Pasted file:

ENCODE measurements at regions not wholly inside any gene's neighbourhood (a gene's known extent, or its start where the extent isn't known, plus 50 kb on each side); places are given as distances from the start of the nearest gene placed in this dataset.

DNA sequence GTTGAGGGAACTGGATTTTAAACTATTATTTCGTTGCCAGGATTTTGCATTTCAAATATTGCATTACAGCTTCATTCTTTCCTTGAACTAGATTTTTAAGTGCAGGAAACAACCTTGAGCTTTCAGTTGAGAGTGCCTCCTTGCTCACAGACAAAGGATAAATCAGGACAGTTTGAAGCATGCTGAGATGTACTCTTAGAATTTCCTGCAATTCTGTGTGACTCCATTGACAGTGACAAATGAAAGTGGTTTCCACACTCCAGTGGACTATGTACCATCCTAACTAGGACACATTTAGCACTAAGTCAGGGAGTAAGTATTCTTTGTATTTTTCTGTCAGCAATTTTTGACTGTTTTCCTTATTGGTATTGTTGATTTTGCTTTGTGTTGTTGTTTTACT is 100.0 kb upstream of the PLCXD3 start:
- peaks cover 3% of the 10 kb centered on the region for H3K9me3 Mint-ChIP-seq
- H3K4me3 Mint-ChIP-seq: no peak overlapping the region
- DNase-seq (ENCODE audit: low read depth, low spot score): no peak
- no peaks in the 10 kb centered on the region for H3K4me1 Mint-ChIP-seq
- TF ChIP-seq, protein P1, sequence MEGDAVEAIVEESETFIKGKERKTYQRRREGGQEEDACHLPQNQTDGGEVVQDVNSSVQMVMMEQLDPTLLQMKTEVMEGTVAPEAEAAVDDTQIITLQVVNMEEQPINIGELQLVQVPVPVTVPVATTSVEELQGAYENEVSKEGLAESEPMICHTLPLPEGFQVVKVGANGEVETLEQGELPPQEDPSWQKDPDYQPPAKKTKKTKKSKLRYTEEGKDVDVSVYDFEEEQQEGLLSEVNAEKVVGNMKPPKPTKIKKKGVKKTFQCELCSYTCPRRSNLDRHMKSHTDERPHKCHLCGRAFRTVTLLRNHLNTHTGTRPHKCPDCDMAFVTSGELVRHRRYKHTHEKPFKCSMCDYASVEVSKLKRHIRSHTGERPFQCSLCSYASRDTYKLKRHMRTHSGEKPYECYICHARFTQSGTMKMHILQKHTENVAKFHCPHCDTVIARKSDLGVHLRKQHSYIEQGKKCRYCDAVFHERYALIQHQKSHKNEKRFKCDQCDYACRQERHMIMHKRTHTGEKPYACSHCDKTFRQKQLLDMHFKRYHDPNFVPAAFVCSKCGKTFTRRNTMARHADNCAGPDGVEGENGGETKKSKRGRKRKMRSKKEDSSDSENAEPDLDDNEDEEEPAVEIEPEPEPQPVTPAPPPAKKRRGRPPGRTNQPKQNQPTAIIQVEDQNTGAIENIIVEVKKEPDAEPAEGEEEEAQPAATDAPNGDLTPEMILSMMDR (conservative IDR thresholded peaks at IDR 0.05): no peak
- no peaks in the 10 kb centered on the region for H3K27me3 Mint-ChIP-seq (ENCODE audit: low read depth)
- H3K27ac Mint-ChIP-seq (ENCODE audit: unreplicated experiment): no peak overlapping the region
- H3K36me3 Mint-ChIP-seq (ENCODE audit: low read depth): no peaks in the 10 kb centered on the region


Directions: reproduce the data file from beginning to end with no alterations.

ENCODE measurements at regions not wholly inside any gene's neighbourhood (a gene's known extent, or its start where the extent isn't known, plus 50 kb on each side); places are given as distances from the start of the nearest gene placed in this dataset.

DNA sequence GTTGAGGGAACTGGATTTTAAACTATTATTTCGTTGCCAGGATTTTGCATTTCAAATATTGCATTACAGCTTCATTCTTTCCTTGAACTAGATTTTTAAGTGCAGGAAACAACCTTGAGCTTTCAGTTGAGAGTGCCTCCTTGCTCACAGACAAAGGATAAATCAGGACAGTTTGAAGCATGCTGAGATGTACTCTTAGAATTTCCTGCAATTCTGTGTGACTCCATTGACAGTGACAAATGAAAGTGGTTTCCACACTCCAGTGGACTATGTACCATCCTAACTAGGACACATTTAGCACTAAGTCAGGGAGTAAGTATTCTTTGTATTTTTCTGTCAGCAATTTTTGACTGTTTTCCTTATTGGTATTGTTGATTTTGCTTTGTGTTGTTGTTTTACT is 100.0 kb upstream of the PLCXD3 start:
- peaks cover 3% of the 10 kb centered on the region for H3K9me3 Mint-ChIP-seq
- H3K4me3 Mint-ChIP-seq: no peak overlapping the region
- DNase-seq (ENCODE audit: low read depth, low spot score): no peak
- no peaks in the 10 kb centered on the region for H3K4me1 Mint-ChIP-seq
- TF ChIP-seq, protein P1, sequence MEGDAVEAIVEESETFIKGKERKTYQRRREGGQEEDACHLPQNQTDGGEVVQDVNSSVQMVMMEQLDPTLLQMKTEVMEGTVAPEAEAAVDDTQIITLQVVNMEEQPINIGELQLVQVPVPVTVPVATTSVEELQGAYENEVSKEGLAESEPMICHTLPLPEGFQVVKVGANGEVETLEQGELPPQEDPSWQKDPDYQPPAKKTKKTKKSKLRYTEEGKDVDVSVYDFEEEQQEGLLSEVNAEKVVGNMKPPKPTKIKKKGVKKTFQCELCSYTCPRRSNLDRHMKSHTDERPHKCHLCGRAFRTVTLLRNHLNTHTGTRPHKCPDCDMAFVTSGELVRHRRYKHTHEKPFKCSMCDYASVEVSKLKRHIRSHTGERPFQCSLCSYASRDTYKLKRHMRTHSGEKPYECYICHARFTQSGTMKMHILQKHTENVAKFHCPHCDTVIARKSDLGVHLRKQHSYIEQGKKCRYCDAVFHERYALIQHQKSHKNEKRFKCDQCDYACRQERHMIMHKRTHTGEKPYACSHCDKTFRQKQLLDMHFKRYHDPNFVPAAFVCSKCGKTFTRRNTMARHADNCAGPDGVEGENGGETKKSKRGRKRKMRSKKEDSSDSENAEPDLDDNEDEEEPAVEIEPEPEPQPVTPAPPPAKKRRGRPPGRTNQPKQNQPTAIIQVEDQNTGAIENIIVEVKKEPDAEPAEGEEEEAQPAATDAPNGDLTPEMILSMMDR (conservative IDR thresholded peaks at IDR 0.05): no peak
- no peaks in the 10 kb centered on the region for H3K27me3 Mint-ChIP-seq (ENCODE audit: low read depth)
- H3K27ac Mint-ChIP-seq (ENCODE audit: unreplicated experiment): no peak overlapping the region
- H3K36me3 Mint-ChIP-seq (ENCODE audit: low read depth): no peaks in the 10 kb centered on the region